The spatial character of Russia’s new democracy

  • Misha Myagkov
  • Peter C. Ordeshook


To date, virtually all research on Russian elections, beginning in 1991, have used tools and methodological approaches akin to voting research from the 1950s and 1960s. Researchers have relied either on public opinion polls that try to tease out correlations between a standard menu of socio-economic characteristics, attitudes about candidates, and self-reports of voting history; or on journalistic assessments of aggregate election returns, coupled with substantive expertise of Russian politics. Here, then, we try to gain an understanding of those elections in more contemporary theoretical terms — in terms of the spatial analysis of elections and voting. Although our analysis relies on a less-than-optimal source of data — election returns aggregated up to the level of individual rayons (countries) — we are able to draw a spatial map of those elections that is not too dissimilar from what others infer using less explicit methodologies. Specifically, we find that throughout the 1991–1996 period, a single issue — reform — has and continues to dominate the electorate’s responses to candidates and parties. On the other hand, we find little evidence of the emergence of “nationalism” as an issue, but conclude that to the extent we can detect this issue in the 1996 presidential contest, one candidate, General Alexander Lebed, did succeed in differentiating himself from other nationalist candidates (most notably, Vladimir Zhirinovski) without abandoning the reformist camp. In general, then, this preliminary analysis suggests that the same tools used elsewhere to uncover the spatial map of elections and the connection between basic and actionable issues (individual level thermometer score rankings of candidates and parties) can be applied to Russia with the promise of coherent, understandable results.


Presidential Election Vote Share Candidate Position Strategic Vote Parliamentary Election 
These keywords were added by machine and not by the authors. This process is experimental and the keywords may be updated as the learning algorithm improves.


Unable to display preview. Download preview PDF.

Unable to display preview. Download preview PDF.


  1. Boxer, V., McFaul, M. and Ostashev, V. (1996). Elections 1993–1996: Stable and metastable electorates. Working Paper. Moscow: Carnegie Institute.Google Scholar
  2. Cahoon, L., Hinich, M.J. and Ordeshook, P.C. (1978). A statistical multidimensional scaling method based on the spatial theory of voting. In P.C. Wang (Ed.), Graphical representation of multidimensional data. New York: Academic Press.Google Scholar
  3. Dow, J. (1997). A spatial analysis of the 1989 Chilean presidential election. Working Paper, Department of Political Science, University of Missouri at Columbia.Google Scholar
  4. Enelow, J. and Hinich, M.J. (1984). The spatial theory of voting. New York: Cambridge University Press.Google Scholar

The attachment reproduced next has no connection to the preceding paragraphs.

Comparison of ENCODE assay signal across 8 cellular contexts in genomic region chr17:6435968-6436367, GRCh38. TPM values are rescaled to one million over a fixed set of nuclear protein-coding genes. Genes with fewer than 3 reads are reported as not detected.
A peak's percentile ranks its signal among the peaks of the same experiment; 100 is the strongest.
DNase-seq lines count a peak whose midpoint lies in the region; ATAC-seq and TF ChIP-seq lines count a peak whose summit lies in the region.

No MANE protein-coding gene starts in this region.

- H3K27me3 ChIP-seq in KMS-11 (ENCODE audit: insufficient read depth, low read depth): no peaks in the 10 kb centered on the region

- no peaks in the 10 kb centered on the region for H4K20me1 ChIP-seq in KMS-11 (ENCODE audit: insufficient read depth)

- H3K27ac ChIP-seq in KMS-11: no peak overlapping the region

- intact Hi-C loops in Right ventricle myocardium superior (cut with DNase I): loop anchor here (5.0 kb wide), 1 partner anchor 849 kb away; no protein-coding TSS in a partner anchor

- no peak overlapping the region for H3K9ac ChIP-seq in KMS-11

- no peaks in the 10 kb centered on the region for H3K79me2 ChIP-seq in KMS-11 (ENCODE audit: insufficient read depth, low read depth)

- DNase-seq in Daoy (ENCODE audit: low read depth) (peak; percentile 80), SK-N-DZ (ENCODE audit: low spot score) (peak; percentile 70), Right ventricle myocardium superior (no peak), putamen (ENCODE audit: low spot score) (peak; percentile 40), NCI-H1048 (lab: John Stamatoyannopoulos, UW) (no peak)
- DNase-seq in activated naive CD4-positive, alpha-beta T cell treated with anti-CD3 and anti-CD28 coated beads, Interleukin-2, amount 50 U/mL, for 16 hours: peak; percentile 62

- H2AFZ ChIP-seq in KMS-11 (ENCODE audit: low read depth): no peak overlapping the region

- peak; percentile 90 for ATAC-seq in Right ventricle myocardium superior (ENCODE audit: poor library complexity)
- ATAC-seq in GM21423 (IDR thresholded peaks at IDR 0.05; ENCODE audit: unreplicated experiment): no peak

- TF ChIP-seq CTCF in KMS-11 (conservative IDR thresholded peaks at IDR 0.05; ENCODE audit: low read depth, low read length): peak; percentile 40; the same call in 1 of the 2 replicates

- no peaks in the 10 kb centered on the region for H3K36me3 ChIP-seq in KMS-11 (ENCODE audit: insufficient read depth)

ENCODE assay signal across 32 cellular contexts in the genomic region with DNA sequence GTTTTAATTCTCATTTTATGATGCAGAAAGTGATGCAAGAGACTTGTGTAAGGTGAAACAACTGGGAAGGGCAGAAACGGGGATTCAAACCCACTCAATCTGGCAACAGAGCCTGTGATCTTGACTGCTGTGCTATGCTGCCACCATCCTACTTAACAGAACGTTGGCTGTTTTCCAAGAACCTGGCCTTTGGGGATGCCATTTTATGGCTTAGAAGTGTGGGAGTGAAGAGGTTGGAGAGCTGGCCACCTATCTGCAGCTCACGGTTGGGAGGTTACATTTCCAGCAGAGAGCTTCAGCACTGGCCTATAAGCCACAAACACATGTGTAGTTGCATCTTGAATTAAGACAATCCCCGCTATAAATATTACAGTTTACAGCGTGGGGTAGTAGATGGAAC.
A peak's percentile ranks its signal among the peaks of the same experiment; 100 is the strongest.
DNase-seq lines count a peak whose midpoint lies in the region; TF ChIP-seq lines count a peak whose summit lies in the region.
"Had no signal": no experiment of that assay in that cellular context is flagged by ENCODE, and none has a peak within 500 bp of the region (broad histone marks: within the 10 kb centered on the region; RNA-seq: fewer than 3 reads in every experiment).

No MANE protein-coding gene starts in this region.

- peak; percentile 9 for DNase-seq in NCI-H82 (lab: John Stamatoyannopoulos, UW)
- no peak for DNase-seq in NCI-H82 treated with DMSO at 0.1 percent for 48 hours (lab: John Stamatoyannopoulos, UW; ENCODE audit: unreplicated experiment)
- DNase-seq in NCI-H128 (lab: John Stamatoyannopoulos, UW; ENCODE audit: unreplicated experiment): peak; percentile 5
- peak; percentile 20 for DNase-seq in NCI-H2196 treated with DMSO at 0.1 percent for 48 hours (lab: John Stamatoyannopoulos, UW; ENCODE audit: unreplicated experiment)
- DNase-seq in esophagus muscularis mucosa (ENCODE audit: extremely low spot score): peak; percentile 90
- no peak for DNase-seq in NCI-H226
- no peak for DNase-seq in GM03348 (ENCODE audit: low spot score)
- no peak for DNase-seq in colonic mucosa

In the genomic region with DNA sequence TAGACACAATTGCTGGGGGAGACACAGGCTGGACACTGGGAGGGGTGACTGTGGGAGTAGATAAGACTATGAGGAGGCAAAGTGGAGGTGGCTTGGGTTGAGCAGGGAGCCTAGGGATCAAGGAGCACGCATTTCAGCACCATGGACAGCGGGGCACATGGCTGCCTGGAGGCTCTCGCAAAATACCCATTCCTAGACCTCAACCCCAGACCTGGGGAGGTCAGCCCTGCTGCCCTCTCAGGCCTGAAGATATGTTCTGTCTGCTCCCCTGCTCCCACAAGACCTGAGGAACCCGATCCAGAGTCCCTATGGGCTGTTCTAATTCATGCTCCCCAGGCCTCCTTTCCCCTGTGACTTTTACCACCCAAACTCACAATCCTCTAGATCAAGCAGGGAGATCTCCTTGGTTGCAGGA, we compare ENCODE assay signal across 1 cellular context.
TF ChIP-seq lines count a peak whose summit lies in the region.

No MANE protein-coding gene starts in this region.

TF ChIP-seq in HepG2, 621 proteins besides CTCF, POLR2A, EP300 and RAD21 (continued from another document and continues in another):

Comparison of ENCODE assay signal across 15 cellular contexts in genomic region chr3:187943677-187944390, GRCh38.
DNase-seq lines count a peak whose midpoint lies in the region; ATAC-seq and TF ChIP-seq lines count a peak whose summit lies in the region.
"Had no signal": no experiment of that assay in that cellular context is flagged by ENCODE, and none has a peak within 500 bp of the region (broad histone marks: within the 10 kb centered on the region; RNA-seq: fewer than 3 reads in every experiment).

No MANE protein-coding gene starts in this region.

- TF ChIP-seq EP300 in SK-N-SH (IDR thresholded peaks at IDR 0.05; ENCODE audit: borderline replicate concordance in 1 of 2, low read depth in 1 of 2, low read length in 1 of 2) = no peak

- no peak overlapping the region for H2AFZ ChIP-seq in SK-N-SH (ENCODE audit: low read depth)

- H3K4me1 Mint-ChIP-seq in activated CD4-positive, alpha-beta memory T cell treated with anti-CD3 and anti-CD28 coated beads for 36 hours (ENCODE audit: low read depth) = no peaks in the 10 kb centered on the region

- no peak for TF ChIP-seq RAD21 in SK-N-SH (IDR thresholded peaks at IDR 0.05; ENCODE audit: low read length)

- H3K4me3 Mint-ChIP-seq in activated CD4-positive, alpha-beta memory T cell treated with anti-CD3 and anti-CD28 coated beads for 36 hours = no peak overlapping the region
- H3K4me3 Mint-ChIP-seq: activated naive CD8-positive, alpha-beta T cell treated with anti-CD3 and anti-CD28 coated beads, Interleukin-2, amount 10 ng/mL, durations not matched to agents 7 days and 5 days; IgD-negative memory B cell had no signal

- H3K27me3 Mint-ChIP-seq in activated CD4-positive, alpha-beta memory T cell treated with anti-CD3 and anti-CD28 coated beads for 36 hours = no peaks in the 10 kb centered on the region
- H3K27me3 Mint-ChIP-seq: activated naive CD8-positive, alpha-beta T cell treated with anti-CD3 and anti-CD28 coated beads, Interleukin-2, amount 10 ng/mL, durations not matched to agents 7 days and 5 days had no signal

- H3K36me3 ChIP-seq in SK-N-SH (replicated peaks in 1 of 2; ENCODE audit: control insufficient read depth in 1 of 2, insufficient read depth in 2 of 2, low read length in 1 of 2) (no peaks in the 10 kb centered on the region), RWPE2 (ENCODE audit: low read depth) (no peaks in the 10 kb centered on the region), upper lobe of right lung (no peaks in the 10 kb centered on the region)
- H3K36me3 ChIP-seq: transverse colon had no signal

5. Fish, M.S. (1995). The advent of multipartism in Russia, 1993–1995. Post-Soviet Affairs 11: 340–383.Google Scholar
  6. Hinich, M.J. and Munger, M.C. (1994). Ideology and the theory of political choice. Ann Arbor: University of Michigan Press.Google Scholar
  7. Hough, J.F., Davidheiser, E. and Lehmann, S.G. (1996). The 1996 Russian presidential election. Washington DC: The Brookings Institution.Google Scholar
  8. Lin, T.M., Chu, Y-h. and Hinich, M.J. (1996). Conflict displacement and regime transition in Taiwan: A spatial analysis. World Politics 48: 453–481.CrossRefGoogle Scholar
  9. McFaul, M. (1996). Russia between elections: What the 1995 results really mean. Moscow: Carnegie Endowment for International Peace.Google Scholar
  10. McFaul, M. and Fish, M.S. (1996). Russia between elections. Journal of Democracy 19: 90–118.CrossRefGoogle Scholar
  11. Myagkov, M., Ordeshook, P.C. and Sobyanin, A. (1997). The Russian electorate, 1991–1996. Post Soviet Affairs 13: 30–62.Google Scholar
  12. Myagkov, M. and Sobyanin, A. (1995). Irregularities in the 1993 Russian election. Working Paper. Humanities and Social Sciences, California Institute of Technology.Google Scholar
  13. Ordeshook, P.C. (1996). Russia’s party system: Is Russian federalism viable? Post-Soviet Affairs 12: 195–217.Google Scholar
  14. Ordeshook, P.C. (1997). The spatial analysis of elections and committees: Four decades of research. In D.C. Mueller (Ed.). Perspectives on public choice. Cambridge: Cambridge University Press.Google Scholar
  15. Ordeshook, P.C. and Shvetsova, O. (1995). If Madison and Hamilton were merely lucky, what hope is there for Russian federalism? Constitutional Political Economy 6: 107–126.CrossRefGoogle Scholar
  16. Wyman, M., White, S., Miller, B. and Heywood, P. (1995). Public opinion, parties and voters in the December 1993 Russian elections. Europe-Asia Studies 47: 591–614.CrossRefGoogle Scholar

Copyright information

© Springer Science+Business Media Dordrecht 1998

Authors and Affiliations

  • Misha Myagkov
    • 1
  • Peter C. Ordeshook
    • 2
  1. 1.Department of Political ScienceUniversity of OregonEugeneUSA
  2. 2.Division of Humanities and Social SciencesCalifornia Institute of TechnologyPasadenaUSA

Personalised recommendations